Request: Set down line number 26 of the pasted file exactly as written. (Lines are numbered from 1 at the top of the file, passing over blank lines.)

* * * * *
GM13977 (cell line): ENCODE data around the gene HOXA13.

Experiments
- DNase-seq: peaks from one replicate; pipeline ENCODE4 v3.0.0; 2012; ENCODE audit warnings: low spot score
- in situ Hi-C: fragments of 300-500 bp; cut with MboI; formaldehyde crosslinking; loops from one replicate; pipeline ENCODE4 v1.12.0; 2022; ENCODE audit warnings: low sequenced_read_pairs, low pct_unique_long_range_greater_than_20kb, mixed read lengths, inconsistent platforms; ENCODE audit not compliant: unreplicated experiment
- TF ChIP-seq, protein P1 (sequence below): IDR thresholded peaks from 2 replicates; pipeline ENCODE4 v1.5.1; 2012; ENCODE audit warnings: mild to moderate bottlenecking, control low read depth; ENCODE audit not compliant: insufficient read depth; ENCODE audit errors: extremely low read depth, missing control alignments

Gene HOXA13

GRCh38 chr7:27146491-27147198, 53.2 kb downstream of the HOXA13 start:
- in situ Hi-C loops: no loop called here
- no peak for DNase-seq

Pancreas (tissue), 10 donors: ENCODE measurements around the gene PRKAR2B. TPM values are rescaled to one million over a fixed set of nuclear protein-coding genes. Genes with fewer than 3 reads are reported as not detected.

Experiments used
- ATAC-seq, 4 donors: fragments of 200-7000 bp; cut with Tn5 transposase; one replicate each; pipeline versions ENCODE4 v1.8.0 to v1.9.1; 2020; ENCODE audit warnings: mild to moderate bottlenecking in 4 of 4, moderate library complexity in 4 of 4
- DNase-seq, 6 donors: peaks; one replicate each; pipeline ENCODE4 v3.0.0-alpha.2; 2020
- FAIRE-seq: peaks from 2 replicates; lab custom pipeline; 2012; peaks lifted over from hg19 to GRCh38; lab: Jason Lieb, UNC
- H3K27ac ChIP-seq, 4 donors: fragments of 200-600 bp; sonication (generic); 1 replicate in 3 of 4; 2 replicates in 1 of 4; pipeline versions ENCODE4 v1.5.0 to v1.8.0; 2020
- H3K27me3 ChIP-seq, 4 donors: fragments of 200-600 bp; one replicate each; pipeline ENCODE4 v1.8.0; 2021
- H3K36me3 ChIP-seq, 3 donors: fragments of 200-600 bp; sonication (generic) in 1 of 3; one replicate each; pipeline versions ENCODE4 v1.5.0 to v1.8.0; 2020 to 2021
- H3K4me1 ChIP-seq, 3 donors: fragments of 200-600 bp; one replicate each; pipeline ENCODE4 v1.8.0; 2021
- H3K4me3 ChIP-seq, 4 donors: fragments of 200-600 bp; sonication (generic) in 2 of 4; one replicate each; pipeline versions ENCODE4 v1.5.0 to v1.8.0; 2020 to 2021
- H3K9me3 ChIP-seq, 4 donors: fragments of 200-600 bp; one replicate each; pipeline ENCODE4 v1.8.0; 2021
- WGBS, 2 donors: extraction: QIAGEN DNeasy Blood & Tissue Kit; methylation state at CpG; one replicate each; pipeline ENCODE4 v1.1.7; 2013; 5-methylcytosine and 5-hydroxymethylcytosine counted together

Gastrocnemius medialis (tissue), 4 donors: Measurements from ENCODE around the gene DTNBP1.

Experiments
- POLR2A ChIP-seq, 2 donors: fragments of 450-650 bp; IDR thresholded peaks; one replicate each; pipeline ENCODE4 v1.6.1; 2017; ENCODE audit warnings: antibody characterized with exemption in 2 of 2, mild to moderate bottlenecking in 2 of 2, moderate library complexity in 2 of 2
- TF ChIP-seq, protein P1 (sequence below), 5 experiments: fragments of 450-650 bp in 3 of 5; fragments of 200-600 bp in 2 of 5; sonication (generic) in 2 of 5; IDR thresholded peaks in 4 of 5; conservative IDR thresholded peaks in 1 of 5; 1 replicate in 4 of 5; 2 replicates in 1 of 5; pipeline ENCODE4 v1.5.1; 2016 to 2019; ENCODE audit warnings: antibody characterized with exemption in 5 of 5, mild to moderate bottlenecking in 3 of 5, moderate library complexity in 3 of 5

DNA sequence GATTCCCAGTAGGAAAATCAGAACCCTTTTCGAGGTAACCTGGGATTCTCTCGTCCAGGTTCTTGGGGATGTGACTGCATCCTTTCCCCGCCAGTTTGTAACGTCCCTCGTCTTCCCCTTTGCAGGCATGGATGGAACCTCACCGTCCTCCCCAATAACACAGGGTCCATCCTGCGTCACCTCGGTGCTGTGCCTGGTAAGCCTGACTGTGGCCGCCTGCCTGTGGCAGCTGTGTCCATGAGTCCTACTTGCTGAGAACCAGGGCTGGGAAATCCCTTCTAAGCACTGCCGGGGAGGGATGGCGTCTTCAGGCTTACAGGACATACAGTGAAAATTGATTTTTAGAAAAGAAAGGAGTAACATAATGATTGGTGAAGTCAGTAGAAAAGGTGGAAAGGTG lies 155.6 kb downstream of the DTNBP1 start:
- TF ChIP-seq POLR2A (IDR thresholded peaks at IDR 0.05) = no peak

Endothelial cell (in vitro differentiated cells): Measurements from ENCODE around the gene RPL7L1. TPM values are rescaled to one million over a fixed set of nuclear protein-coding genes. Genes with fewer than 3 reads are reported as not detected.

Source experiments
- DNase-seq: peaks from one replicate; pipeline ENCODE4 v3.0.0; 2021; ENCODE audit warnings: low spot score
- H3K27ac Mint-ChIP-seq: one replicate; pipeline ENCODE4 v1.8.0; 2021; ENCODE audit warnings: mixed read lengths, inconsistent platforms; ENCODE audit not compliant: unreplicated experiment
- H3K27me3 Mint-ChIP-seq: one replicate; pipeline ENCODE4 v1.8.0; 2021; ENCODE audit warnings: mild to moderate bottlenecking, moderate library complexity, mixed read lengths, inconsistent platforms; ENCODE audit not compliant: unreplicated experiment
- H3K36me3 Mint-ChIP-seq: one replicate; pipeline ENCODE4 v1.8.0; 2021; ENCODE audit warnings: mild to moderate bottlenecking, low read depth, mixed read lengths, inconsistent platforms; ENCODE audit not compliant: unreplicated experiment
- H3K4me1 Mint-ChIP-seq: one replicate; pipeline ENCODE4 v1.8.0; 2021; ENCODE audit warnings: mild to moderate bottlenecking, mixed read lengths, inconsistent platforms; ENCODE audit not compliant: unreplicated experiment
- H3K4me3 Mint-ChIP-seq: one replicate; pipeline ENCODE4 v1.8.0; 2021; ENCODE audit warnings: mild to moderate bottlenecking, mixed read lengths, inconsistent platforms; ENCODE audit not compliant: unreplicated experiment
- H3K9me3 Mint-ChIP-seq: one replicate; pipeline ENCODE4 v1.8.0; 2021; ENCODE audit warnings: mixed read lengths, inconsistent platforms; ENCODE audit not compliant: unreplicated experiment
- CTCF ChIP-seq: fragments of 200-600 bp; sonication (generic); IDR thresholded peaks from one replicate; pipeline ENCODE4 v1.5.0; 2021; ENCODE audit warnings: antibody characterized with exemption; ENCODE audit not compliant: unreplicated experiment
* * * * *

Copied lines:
DNA sequence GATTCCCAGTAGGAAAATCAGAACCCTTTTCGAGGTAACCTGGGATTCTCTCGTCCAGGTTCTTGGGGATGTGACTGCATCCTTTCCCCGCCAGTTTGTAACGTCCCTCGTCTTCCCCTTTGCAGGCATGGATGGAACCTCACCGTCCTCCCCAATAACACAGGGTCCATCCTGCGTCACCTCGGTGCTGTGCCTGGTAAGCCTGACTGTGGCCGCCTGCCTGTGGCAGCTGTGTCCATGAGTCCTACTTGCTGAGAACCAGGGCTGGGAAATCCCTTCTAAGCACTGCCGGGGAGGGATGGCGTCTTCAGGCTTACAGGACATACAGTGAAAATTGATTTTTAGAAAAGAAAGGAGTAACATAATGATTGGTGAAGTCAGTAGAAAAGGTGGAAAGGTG lies 155.6 kb downstream of the DTNBP1 start: